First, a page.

In recent years, HIL testing has been gaining ground in various industries. But what exactly makes this type of testing superior to other methods, and who does it benefit the most?
Superior to software or physical testing, hardware-in-loop or HIL provides unparalleled insight into how an embedded system will behave in a deployment environment. This method allows for significantly more efficient testing, leading to the faster development of electrical devices.
The purpose of HIL testing is to validate connected and fully-powered electrical devices. This powerful testing method allows for systematic testing of the embedded software, using the same control unit that it will run on in its intended end application. Meanwhile, the device is connected to the same physical interfaces with which it will operate.
The signals emitted by these interfaces only work within the test system, enabling it to emulate the environment surrounding the control unit. Environmental components that would affect these signals are simulated by the test system software.
Who uses power HIL?
For electrical engineers, it is crucial to carefully validate the operating conditions of electrical equipment before connecting it to a grid, electric vehicles, or other electrical systems. No wonder even Porsche Engineering is a fan of the method, using it, among other things, to adapt vehicle functions to local needs.
HIL systems can be used to safely perform tests that go beyond the limits of the physical components. What's more, they can simulate stress test scenarios that could not take place in a realistic time frame during a physical test. In addition, they can work in combination with physical tests while the other subcomponents are still under development.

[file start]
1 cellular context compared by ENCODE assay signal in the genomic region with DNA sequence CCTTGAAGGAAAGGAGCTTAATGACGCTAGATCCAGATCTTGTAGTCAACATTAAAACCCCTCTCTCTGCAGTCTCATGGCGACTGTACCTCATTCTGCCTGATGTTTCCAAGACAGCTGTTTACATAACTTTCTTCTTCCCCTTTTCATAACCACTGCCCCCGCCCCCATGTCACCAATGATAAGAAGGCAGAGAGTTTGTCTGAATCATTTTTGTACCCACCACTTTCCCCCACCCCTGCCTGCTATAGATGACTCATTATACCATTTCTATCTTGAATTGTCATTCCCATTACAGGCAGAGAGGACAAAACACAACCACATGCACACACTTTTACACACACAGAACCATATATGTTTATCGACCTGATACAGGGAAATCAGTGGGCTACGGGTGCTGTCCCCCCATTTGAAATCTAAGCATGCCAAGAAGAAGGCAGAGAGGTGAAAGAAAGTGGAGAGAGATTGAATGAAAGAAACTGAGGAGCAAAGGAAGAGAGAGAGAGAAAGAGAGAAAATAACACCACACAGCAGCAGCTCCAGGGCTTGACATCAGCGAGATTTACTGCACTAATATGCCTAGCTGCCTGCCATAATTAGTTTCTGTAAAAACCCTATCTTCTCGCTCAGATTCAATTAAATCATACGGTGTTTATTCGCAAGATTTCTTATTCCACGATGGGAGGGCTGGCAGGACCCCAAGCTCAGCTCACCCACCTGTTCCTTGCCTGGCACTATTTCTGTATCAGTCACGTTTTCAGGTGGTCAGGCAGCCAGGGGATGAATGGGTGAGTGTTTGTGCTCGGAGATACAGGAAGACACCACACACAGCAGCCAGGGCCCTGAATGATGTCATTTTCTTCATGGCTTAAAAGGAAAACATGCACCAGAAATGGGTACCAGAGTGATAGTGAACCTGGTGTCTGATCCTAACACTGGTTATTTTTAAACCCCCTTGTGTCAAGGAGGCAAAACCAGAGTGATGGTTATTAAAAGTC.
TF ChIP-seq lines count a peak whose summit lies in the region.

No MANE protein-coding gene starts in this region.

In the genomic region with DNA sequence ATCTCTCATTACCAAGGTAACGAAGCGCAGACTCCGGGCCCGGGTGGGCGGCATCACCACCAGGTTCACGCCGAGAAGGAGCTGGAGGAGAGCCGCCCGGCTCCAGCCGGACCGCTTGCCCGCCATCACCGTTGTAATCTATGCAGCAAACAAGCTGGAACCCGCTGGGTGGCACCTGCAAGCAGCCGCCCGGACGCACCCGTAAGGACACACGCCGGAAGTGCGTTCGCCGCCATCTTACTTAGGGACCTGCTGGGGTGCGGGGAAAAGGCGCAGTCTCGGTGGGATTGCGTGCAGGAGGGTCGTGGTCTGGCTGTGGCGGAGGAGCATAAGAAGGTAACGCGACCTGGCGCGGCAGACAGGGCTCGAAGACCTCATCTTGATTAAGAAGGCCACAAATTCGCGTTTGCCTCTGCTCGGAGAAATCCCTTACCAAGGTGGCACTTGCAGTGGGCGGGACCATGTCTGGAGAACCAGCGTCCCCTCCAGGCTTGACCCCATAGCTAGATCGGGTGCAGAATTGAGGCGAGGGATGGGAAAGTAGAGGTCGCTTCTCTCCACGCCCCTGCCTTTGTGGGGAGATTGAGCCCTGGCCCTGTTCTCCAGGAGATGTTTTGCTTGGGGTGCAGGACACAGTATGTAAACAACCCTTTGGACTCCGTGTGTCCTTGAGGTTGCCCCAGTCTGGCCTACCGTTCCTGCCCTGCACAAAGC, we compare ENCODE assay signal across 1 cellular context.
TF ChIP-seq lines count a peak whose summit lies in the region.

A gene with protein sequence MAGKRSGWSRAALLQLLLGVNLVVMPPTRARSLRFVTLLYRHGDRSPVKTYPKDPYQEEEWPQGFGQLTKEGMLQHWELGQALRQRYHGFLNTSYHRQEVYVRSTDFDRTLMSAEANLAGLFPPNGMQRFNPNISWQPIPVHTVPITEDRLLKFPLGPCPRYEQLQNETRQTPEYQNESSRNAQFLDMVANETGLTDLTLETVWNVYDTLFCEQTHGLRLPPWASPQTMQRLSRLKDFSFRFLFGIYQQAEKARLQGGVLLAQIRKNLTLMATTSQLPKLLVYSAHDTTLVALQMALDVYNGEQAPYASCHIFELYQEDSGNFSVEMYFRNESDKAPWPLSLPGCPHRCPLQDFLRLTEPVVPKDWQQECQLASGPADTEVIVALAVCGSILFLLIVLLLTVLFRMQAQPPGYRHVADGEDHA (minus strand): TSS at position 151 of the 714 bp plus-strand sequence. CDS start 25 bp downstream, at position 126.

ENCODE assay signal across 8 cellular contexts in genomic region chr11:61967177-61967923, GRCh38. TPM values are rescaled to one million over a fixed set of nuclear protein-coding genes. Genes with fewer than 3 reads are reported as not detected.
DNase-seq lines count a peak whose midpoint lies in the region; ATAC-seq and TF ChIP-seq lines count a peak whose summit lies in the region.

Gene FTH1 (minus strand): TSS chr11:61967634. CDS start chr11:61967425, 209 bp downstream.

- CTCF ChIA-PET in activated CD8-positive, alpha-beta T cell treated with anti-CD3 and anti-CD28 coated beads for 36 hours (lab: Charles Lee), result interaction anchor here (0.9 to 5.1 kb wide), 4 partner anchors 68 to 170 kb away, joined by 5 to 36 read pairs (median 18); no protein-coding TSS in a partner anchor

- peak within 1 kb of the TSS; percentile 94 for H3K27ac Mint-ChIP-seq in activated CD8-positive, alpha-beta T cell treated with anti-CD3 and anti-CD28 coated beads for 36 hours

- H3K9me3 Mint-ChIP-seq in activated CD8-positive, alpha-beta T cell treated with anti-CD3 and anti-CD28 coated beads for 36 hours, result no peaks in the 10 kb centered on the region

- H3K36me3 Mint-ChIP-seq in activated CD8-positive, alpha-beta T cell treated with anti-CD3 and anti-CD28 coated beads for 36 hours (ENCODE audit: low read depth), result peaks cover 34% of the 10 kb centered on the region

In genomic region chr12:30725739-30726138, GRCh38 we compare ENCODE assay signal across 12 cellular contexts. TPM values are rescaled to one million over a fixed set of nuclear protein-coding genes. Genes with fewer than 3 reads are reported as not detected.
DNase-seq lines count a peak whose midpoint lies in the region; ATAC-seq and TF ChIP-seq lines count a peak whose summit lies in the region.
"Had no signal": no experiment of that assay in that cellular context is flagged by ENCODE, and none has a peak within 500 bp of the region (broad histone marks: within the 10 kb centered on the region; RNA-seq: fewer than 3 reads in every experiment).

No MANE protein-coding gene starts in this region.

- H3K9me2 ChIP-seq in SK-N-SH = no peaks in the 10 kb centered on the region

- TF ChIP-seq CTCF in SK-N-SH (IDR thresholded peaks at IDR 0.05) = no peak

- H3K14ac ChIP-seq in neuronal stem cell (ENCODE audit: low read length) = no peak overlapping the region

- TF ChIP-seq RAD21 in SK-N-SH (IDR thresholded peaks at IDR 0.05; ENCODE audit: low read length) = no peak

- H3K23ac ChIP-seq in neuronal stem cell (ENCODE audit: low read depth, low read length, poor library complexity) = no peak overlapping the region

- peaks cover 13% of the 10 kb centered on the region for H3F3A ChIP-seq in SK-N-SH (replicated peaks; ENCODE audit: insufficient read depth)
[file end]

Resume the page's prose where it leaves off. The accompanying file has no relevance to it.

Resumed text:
Such early testing reduces the need for expensive and time-consuming lab and field tests. HIL testing helps to uncover hidden bugs, improve software quality and facilitate an early launch of the product.
In some cases, the embedded software and hardware have to meet even more stringent criteria. The software under test must work with real-time accuracy, simulating the working environment in which the control unit will operate.
But how much does this technology cost? Can only Porsche-sized giant companies afford it?
HIL used to be considered a serious investment that only pays off if the product in question has strict safety requirements. Hence, it has mostly been used in the automotive and aerospace industries.
Today, this is no longer the case: the use of HIL systems has simplified development processes to such a dramatic rate that its use can pay off within months. Companies can find and make use of this type of testing in many places around the world.
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